Once bitten, twice shy. Some time ago I ordered something online with a different company. They also had informed me that they had problems with the supply chain etc. etc. Only to learn about their insolvency about 8 weeks later … maybe that’s why I am a bit uncertain about it.
Yees you can. I had done the same thing a few years back and that was even after ringing to see that they actually had the lens… they said they did, but that was not true. I asked for a refund, received it, and bought elsewhere.
I contacted them through live chat. I made clear that I don’t want to wait indefinitely and would like some timeframe. Their answer was
“Your order is currently on backorder. Unfortunately, our supplier does not have an approximate date as to when the stocks will be available. I do apologise for this but as soon as we get an update, we will let you know. Once we receive the stocks, we will send it to you right away and update”
I made a point that their answer was not really an answer and that this could be months before I might receive the lens.
The next answer was similar “we are still awaiting our supplier to get back to us as to when stock will be coming in of this order at this time. when they do get back to me I can let you know”
Since I still would like to buy that lens and prefer some amicable solution, I gave them two weeks to find out a timeframe from the supplier. And they should come back to me after that time without having me again to contact them. They agreed. See what happens. I will let you know.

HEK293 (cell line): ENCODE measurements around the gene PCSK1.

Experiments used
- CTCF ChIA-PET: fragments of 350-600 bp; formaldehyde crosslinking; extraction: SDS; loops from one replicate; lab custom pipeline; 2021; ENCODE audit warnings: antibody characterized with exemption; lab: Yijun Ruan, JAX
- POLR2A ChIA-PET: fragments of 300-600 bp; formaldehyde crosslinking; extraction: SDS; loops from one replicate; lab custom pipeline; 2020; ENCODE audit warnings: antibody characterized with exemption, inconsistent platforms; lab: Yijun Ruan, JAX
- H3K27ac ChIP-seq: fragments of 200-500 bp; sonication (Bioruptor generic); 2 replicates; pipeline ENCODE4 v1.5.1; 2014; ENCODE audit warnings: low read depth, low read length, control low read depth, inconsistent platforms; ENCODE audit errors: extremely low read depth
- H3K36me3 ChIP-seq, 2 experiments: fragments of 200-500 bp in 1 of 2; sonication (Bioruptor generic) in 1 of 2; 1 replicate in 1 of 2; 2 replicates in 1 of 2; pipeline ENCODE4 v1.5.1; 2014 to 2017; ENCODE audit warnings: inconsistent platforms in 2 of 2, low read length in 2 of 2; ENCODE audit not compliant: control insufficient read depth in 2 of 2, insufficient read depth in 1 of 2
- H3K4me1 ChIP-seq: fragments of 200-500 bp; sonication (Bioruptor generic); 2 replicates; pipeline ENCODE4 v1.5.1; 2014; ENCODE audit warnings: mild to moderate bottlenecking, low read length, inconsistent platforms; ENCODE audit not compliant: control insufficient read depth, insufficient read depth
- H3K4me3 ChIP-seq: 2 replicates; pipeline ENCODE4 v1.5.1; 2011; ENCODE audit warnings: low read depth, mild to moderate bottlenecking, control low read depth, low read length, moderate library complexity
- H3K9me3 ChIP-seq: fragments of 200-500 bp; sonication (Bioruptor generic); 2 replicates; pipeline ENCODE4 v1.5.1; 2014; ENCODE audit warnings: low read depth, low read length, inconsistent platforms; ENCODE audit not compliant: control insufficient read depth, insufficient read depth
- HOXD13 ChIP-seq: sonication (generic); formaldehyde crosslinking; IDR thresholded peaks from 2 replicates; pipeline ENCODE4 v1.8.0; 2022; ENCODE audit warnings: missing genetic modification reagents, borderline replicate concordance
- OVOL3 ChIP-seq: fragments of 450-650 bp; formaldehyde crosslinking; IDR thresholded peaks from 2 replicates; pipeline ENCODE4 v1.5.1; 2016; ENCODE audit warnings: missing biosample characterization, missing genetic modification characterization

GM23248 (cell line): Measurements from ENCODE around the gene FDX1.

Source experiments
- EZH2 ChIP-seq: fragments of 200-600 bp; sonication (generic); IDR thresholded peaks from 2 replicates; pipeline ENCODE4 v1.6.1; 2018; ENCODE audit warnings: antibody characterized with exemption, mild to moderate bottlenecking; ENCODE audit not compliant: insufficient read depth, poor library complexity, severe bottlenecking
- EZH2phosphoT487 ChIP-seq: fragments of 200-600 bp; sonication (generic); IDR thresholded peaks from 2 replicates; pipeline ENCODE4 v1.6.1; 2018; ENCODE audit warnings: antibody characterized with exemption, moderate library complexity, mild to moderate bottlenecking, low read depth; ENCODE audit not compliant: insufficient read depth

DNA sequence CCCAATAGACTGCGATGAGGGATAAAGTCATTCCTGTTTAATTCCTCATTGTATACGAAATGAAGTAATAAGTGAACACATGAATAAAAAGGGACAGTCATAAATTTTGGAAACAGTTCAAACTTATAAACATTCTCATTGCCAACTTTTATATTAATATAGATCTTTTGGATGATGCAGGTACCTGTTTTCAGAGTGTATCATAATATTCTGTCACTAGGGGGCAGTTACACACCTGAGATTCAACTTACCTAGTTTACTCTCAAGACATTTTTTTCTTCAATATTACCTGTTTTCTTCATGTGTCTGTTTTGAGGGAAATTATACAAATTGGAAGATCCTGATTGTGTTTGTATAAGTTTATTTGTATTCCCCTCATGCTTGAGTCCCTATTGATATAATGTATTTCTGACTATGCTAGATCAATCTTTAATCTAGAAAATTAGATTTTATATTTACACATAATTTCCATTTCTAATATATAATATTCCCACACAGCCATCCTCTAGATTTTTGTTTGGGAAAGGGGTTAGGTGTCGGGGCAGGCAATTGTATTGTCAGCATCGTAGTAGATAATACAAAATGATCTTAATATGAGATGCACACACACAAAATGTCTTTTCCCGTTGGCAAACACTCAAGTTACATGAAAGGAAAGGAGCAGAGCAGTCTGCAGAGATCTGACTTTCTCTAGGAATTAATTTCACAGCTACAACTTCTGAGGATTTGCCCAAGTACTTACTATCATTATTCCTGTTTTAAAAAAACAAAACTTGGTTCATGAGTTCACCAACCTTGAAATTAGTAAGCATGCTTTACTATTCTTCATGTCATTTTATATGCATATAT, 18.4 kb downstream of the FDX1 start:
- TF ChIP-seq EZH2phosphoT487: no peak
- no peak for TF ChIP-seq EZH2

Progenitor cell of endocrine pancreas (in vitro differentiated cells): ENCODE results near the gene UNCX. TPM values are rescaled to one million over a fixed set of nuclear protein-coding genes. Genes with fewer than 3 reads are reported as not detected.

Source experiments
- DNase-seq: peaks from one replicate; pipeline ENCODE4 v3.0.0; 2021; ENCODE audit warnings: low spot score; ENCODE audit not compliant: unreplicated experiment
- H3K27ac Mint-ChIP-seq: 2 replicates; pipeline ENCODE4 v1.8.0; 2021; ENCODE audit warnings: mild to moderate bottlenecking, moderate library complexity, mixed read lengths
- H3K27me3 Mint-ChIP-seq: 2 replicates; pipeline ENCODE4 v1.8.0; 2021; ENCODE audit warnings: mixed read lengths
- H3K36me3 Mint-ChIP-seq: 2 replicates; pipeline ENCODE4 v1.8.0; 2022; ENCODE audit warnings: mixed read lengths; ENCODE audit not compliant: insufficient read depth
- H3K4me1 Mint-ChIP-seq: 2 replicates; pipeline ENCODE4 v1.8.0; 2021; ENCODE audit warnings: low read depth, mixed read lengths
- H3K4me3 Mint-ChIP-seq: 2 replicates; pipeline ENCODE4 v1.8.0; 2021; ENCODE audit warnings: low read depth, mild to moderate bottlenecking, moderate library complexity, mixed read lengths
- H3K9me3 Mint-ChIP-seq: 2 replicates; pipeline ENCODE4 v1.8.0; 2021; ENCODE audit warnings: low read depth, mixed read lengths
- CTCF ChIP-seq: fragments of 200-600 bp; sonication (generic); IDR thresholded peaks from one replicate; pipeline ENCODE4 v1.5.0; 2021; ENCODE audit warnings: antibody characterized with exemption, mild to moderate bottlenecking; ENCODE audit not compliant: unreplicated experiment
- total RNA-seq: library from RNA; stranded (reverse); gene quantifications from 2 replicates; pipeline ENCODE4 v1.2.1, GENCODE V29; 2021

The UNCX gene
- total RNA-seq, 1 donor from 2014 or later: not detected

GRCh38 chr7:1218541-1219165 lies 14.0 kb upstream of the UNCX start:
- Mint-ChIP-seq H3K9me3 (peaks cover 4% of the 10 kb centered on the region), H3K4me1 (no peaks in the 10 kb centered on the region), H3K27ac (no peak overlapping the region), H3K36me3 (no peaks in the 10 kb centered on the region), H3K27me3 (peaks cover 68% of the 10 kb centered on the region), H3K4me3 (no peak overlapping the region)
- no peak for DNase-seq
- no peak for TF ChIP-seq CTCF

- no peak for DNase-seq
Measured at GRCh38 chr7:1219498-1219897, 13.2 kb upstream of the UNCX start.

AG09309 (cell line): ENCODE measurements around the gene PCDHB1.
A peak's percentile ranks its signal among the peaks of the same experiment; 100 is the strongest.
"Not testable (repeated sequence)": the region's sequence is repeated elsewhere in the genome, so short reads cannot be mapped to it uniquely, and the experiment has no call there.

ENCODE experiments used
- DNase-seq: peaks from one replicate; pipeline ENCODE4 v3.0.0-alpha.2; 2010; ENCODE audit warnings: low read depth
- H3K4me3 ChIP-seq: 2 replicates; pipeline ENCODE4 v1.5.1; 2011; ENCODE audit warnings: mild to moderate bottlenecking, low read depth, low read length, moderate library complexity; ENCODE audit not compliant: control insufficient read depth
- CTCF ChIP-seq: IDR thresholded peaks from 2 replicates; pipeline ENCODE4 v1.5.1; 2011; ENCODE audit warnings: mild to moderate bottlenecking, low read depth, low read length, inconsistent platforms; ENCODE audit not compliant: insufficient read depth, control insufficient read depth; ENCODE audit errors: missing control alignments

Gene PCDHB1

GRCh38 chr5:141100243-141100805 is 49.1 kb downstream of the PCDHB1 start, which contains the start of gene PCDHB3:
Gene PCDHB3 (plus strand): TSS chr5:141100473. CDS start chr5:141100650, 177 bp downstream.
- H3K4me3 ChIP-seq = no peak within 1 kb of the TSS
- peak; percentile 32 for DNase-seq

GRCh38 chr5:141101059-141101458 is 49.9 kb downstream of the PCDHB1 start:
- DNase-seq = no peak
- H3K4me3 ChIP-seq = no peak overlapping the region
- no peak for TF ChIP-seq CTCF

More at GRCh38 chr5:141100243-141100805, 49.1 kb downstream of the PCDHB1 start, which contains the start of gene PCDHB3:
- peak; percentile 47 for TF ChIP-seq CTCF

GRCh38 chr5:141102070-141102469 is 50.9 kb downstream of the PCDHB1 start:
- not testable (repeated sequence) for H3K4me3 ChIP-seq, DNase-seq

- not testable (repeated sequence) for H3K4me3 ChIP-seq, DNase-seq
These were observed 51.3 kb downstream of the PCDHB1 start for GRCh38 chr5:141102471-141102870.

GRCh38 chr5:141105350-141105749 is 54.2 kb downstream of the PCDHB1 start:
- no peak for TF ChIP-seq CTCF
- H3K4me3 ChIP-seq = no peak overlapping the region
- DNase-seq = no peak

And I also expressed my surprise, that that same lens was still not marked as “out of stock”. but they didn’t really respond to that.
I understand your synopsis was just that, but if you are not happy waiting you need to explicitly ask for a refund. FWIW once you exceed the time frame for a charge back on your card you will be at their mercy and discretion.
While waiting you should research other sources. I can sell you a back ordered widget for $5, but if you want one in stock it is $45. I hope that makes a point in what one can expect from pricing strategies.
This is really the crux of it regarding online retail. Sure, it’s cheaper, but there are some online retailers that are really virtual retailers i.e. hold little to no stock (maybe just high volume items) and everything else has to be ordered in. When their suppliers can’t deliver, they can’t deliver.
The pandemic has made it worse in two ways: more customers moving away from bricks-and-mortar retail to online retail (due to bricks-and-mortar stores being closed and/or the customer being locked down or in isolation and/or hesitancy); and ongoing and long term disruption to global supply chains.
Yes, disappointing. Wherever possible an online retailer should be accurately setting customer expectations - whether it’s “in stock”, “out of stock”, “order in” or “unavailable” - and for the second and third option giving some kind of ETA. This is actually a complicated juggling act but it does sound as if this particular retailer could do better.
I’ve been in your position as the ETA on the web site just kept on being moved to a later date, week after week, and ended up being perhaps 6 to 8 weeks (for something that might ordinarily be 1 week) but this wasn’t a large amount of money (probably less than your “expensive camera lens”) so it wouldn’t have been a disaster if it all went pear-shaped.
Note: I would check with your card issuer now what the charge back period is, apply that to the charge date, in order to calculate the hard deadline for messing around with the retailer. (This was already pointed out above by @PhilT.)